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article image2012 warmest year in India

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By Ajit Jha     Jul 16, 2012 in Environment
Delhi - Weather forecasts in India rarely come true. The year 2012 has however been an exception. The entire north India was reeling under scorching summer heat.
The year 2012 proved the top ten warmest years globally and in India since 1850 – over 160 years, as predicted. According to Dr. Ajit Tyagi, director general of Indian Meteorological Department, “Temperatures have been on the higher side during the last decade due to global warming”.
According to Press Trust of India, by mid June 2012, vast swathes of the North Indian plain continued to reel under intense heat wave with mercury breaching 44 degrees Celsius. The capital Delhi at 43.2 degrees Celsius was already 4 degrees above normal.
The people in Uttar Pradesh State of India were the worst hit, with the town of Ballia in Uttar Pradesh recording a high of 44.5 degrees Celsius. Punjab and Haryana were no better with Amritsar sweltering at 46.6 degrees Celsius, five degrees above normal, while Ludhiana at 44.2 degrees Celsius, was only slightly better. The other places like Patiala and Chandigarh with maximum temperatures at 43.6 degrees Celsius and 42.3 degrees Celsius were at least three degrees above normal. In the state of Rajasthan, Sri ganganagar was the hottest place where the maximum temperature was only slightly less than 45 degrees Celsius.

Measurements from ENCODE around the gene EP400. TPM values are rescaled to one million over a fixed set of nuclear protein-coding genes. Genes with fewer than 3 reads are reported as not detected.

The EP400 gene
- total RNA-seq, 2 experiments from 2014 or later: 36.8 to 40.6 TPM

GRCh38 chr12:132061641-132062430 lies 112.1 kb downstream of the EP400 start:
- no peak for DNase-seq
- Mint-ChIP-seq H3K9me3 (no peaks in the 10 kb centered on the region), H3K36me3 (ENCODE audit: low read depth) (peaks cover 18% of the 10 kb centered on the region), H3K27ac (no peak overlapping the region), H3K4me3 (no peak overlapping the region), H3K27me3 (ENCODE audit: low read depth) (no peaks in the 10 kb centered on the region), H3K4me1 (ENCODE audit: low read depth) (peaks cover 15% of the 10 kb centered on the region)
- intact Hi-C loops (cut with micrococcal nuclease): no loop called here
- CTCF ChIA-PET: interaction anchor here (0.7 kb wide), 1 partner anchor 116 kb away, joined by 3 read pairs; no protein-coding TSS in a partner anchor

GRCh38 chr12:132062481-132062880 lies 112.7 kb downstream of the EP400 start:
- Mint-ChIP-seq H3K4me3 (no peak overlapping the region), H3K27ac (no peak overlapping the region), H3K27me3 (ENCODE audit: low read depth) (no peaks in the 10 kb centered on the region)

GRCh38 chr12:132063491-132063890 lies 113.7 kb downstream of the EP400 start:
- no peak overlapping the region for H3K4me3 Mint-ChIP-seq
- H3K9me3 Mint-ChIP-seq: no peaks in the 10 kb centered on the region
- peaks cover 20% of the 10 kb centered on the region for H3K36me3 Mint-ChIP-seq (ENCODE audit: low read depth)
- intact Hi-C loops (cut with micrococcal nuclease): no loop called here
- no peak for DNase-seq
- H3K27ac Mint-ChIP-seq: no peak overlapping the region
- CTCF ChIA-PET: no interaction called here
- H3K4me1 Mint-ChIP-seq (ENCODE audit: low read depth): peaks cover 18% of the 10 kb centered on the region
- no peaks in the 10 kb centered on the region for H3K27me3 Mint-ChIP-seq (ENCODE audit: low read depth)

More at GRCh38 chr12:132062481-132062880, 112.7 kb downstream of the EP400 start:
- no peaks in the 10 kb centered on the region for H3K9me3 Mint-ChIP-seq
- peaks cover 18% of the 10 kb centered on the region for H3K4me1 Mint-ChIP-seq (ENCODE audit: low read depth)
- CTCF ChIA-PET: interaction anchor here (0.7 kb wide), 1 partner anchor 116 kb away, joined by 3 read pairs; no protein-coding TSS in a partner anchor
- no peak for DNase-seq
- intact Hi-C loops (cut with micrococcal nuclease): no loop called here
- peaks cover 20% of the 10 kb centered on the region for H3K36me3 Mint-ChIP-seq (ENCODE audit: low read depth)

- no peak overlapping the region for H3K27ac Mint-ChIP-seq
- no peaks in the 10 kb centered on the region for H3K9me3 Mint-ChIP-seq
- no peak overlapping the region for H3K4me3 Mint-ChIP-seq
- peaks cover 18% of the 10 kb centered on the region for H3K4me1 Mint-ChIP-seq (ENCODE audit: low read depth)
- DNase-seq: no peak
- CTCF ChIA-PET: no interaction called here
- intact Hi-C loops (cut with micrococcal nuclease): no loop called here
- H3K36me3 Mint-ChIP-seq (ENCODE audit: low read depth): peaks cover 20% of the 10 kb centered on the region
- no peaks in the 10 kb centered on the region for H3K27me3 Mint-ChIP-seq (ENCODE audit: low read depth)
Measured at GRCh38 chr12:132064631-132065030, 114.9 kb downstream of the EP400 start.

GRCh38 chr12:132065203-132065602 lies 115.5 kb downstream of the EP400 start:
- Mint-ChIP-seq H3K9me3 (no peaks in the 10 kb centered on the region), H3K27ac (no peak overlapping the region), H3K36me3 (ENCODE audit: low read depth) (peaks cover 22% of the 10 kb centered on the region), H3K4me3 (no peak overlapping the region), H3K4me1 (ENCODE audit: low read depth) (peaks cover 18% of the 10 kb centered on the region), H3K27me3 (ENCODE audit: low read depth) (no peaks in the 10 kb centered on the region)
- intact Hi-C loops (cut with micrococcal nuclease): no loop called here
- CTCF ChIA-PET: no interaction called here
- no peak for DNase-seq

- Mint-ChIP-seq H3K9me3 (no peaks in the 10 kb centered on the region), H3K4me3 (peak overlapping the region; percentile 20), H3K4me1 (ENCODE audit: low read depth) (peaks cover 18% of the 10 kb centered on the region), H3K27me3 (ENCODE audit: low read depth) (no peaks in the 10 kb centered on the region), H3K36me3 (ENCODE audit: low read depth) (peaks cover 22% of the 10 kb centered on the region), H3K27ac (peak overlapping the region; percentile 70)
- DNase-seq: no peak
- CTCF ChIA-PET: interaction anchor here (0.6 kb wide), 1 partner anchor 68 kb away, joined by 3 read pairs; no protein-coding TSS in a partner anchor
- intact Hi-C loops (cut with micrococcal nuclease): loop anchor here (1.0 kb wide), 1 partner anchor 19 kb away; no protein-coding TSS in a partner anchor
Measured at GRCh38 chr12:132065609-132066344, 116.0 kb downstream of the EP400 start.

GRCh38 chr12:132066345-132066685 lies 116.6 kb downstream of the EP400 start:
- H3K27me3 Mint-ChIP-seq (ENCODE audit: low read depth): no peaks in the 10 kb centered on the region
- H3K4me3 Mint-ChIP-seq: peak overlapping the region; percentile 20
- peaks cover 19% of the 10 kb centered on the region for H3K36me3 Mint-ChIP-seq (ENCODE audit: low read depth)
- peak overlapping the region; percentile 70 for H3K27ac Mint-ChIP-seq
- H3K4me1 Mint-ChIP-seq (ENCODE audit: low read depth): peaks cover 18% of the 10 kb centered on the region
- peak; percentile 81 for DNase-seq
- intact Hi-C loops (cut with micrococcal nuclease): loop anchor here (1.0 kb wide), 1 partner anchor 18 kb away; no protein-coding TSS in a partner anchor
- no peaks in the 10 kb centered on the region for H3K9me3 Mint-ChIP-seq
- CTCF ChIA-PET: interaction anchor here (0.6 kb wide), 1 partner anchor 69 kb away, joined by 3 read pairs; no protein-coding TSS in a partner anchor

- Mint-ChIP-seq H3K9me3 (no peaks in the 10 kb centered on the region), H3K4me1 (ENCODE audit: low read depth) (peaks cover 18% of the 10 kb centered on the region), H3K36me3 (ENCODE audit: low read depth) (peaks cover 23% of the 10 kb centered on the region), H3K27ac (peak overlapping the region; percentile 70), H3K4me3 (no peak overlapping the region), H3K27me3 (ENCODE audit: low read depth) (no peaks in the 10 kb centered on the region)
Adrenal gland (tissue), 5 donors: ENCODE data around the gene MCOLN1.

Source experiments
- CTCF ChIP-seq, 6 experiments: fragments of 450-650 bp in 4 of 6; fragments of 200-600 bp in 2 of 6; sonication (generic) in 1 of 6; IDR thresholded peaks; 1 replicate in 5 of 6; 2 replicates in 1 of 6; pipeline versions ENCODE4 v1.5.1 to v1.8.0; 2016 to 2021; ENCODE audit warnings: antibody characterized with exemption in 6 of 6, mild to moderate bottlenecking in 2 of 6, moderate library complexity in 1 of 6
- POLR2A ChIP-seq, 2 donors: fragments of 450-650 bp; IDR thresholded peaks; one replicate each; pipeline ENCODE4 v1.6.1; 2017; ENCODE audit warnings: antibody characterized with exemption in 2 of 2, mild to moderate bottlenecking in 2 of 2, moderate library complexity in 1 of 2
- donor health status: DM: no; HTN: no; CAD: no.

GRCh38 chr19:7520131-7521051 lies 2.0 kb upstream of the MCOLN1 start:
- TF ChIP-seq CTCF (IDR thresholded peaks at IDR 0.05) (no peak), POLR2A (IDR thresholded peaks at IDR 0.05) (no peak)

The sweltering summer heat this year compounded the woes of Indians where long power cuts at the peak summer is a norm rather than an exception. The capital city of India, Delhi is no exception to power cuts. Many in the capital struggled to survive the heat compounded by power cuts and lack of water supply. The situation was even more unbearable for the elderly with ailments like blood pressure and heart problem
While the Meteorological Department forecast in the last week of May that the worst was over, the Delhi temperature on May 30 proved the prediction wrong turning this day into the hottest day of the month at 45 degrees Celsius, keeping the Delhites indoors, while the power peak demand touched a record high of 5155 MW. It is quite unusual in Delhi to have mercury shot up to 45 degrees Celsius in the month of May. The unbearable Delhi heat crippled the residents to deal with day to day life and weather related diseases like dysentery, diarrhea and fever.
article:328672:7::0
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